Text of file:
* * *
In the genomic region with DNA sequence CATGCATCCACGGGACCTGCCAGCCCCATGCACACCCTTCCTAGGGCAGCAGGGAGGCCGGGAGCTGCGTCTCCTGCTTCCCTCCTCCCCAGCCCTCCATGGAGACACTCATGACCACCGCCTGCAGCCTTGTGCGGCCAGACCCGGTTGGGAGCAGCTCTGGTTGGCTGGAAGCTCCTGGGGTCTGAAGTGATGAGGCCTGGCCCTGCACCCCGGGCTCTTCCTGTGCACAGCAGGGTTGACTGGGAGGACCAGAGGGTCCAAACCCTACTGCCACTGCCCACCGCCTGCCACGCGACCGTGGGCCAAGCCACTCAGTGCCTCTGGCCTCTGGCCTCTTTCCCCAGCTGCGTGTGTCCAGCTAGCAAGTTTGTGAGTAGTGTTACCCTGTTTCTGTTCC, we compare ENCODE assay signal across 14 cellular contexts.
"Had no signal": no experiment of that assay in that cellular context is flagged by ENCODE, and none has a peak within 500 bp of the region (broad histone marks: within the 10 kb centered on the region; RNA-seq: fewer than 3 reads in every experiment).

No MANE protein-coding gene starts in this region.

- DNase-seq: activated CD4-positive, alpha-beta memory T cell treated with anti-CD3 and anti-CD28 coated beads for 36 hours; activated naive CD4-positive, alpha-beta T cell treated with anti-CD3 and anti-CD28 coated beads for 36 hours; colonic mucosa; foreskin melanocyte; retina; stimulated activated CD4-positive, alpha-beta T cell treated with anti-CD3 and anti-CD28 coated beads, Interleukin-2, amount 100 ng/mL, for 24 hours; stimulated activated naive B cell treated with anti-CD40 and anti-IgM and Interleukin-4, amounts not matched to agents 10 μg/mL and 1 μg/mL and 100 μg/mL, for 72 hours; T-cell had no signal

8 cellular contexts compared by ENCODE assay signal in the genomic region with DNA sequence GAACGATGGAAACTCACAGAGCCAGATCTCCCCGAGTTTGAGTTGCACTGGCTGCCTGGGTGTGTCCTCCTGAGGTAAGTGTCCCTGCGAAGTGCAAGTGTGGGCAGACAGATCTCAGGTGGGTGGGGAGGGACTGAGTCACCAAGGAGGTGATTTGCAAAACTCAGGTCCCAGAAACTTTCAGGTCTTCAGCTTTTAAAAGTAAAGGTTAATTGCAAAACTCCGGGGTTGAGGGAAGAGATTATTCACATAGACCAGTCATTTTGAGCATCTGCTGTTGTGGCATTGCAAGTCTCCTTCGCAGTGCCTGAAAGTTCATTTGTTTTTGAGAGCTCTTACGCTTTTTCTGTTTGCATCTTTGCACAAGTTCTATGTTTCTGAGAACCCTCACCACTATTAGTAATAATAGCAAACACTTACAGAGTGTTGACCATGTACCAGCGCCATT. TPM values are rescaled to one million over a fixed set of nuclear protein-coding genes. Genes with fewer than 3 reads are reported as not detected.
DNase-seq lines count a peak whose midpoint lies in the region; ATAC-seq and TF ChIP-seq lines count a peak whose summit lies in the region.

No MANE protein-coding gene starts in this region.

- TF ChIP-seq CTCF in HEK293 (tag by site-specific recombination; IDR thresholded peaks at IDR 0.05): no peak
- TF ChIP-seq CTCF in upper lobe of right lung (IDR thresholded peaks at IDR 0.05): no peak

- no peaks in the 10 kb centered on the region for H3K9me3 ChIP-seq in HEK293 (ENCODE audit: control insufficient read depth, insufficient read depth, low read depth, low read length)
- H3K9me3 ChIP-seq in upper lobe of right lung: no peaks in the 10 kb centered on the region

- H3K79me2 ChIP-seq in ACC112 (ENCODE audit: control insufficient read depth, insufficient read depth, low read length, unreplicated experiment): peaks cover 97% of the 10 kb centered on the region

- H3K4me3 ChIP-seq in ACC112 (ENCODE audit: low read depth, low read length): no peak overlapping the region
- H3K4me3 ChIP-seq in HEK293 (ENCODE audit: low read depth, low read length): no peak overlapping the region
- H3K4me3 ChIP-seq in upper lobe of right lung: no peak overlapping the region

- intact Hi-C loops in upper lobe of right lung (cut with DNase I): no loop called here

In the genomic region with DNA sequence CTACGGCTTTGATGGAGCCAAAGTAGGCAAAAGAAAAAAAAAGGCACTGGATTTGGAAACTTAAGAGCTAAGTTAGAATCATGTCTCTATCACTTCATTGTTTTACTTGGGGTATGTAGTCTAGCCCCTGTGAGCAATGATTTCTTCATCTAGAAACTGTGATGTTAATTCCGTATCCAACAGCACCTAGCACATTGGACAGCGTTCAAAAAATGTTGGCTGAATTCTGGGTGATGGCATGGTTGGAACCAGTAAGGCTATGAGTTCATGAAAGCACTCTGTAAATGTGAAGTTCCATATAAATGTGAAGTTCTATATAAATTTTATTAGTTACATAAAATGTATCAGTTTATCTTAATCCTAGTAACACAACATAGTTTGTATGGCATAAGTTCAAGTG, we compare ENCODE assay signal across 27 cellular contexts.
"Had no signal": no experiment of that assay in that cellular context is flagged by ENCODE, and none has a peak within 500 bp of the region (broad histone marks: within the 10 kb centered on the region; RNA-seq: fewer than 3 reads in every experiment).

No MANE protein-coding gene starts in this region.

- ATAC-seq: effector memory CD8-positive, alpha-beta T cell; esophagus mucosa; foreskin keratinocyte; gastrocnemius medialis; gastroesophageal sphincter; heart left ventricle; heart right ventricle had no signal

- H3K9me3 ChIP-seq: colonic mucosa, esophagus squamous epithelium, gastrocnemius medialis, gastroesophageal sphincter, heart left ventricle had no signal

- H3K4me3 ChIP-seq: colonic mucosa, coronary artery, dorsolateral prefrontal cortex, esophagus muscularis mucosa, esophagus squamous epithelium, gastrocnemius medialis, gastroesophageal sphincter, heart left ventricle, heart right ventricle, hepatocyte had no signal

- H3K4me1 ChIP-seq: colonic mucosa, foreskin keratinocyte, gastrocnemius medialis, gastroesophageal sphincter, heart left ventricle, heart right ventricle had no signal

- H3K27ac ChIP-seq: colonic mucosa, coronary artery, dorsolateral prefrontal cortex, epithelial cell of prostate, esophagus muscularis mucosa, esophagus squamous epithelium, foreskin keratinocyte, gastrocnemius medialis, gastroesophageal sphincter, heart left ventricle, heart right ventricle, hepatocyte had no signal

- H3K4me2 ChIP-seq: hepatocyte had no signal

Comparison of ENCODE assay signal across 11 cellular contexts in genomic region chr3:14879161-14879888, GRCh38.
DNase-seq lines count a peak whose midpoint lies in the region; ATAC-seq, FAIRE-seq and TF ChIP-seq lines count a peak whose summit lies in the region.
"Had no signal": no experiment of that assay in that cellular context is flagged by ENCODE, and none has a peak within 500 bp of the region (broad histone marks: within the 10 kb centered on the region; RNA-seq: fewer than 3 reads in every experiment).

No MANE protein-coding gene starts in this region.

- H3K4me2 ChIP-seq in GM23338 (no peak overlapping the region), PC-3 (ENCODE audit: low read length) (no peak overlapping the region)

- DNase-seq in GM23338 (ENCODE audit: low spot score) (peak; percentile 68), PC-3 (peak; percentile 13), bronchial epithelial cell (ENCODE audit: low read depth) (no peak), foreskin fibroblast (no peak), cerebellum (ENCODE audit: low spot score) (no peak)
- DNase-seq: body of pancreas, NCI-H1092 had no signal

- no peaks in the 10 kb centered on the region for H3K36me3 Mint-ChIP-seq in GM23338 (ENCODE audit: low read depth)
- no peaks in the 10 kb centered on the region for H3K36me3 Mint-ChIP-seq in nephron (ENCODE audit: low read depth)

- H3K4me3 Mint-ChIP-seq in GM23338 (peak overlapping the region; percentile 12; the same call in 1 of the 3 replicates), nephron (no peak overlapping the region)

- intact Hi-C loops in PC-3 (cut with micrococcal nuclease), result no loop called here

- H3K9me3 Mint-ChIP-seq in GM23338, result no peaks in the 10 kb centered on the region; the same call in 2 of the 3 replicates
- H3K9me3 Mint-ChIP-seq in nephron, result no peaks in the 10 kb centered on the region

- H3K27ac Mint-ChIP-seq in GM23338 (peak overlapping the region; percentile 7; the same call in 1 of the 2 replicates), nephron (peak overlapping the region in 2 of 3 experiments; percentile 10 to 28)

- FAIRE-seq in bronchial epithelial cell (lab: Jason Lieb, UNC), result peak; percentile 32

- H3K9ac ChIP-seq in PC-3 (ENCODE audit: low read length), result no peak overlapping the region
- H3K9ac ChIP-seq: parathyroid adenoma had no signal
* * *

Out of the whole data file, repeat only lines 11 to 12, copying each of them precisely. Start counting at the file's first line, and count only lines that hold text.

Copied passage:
- H3K9me3 ChIP-seq in upper lobe of right lung: no peaks in the 10 kb centered on the region

- H3K79me2 ChIP-seq in ACC112 (ENCODE audit: control insufficient read depth, insufficient read depth, low read length, unreplicated experiment): peaks cover 97% of the 10 kb centered on the region